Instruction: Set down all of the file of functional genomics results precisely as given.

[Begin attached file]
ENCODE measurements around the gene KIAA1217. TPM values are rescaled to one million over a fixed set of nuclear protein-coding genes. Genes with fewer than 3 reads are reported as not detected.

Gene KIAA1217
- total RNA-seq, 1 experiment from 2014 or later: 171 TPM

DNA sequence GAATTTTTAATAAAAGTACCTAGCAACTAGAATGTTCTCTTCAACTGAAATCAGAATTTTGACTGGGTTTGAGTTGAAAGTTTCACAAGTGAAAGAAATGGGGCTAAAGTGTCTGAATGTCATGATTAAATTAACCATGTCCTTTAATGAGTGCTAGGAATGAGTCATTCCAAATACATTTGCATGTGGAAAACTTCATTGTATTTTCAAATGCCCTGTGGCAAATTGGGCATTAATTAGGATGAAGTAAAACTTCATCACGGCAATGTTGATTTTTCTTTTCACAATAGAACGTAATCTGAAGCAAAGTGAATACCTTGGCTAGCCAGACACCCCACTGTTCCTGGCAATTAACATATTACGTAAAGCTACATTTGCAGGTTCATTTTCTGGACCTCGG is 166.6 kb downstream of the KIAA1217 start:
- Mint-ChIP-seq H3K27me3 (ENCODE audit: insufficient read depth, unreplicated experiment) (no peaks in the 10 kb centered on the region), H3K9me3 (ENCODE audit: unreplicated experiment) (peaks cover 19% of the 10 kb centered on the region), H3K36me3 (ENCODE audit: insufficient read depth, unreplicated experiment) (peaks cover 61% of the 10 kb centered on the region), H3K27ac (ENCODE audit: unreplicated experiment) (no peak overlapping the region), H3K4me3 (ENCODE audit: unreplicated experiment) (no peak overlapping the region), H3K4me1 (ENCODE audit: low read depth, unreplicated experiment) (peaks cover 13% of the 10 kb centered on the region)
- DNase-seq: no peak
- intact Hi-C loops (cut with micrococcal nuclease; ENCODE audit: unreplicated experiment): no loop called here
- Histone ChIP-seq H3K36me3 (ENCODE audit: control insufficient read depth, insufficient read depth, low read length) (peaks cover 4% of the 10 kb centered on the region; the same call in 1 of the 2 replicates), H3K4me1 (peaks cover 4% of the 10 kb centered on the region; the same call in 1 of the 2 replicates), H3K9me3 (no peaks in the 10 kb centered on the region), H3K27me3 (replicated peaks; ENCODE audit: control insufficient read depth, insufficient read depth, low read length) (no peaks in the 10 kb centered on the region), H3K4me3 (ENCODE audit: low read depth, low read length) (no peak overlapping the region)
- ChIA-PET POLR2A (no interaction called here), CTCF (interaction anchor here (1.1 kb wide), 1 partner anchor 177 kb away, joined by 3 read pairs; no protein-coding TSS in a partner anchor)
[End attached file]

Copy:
ENCODE measurements around the gene KIAA1217. TPM values are rescaled to one million over a fixed set of nuclear protein-coding genes. Genes with fewer than 3 reads are reported as not detected.

Gene KIAA1217
- total RNA-seq, 1 experiment from 2014 or later: 171 TPM

DNA sequence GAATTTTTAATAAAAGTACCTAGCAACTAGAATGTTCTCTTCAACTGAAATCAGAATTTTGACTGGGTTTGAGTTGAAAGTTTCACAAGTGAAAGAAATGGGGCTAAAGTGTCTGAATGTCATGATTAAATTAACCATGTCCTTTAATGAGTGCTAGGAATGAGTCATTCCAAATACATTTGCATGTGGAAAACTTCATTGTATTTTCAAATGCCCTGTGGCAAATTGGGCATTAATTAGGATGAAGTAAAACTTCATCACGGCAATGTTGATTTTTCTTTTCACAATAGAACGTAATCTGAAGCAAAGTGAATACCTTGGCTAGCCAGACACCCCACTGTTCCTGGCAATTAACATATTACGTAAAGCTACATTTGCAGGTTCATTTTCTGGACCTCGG is 166.6 kb downstream of the KIAA1217 start:
- Mint-ChIP-seq H3K27me3 (ENCODE audit: insufficient read depth, unreplicated experiment) (no peaks in the 10 kb centered on the region), H3K9me3 (ENCODE audit: unreplicated experiment) (peaks cover 19% of the 10 kb centered on the region), H3K36me3 (ENCODE audit: insufficient read depth, unreplicated experiment) (peaks cover 61% of the 10 kb centered on the region), H3K27ac (ENCODE audit: unreplicated experiment) (no peak overlapping the region), H3K4me3 (ENCODE audit: unreplicated experiment) (no peak overlapping the region), H3K4me1 (ENCODE audit: low read depth, unreplicated experiment) (peaks cover 13% of the 10 kb centered on the region)
- DNase-seq: no peak
- intact Hi-C loops (cut with micrococcal nuclease; ENCODE audit: unreplicated experiment): no loop called here
- Histone ChIP-seq H3K36me3 (ENCODE audit: control insufficient read depth, insufficient read depth, low read length) (peaks cover 4% of the 10 kb centered on the region; the same call in 1 of the 2 replicates), H3K4me1 (peaks cover 4% of the 10 kb centered on the region; the same call in 1 of the 2 replicates), H3K9me3 (no peaks in the 10 kb centered on the region), H3K27me3 (replicated peaks; ENCODE audit: control insufficient read depth, insufficient read depth, low read length) (no peaks in the 10 kb centered on the region), H3K4me3 (ENCODE audit: low read depth, low read length) (no peak overlapping the region)
- ChIA-PET POLR2A (no interaction called here), CTCF (interaction anchor here (1.1 kb wide), 1 partner anchor 177 kb away, joined by 3 read pairs; no protein-coding TSS in a partner anchor)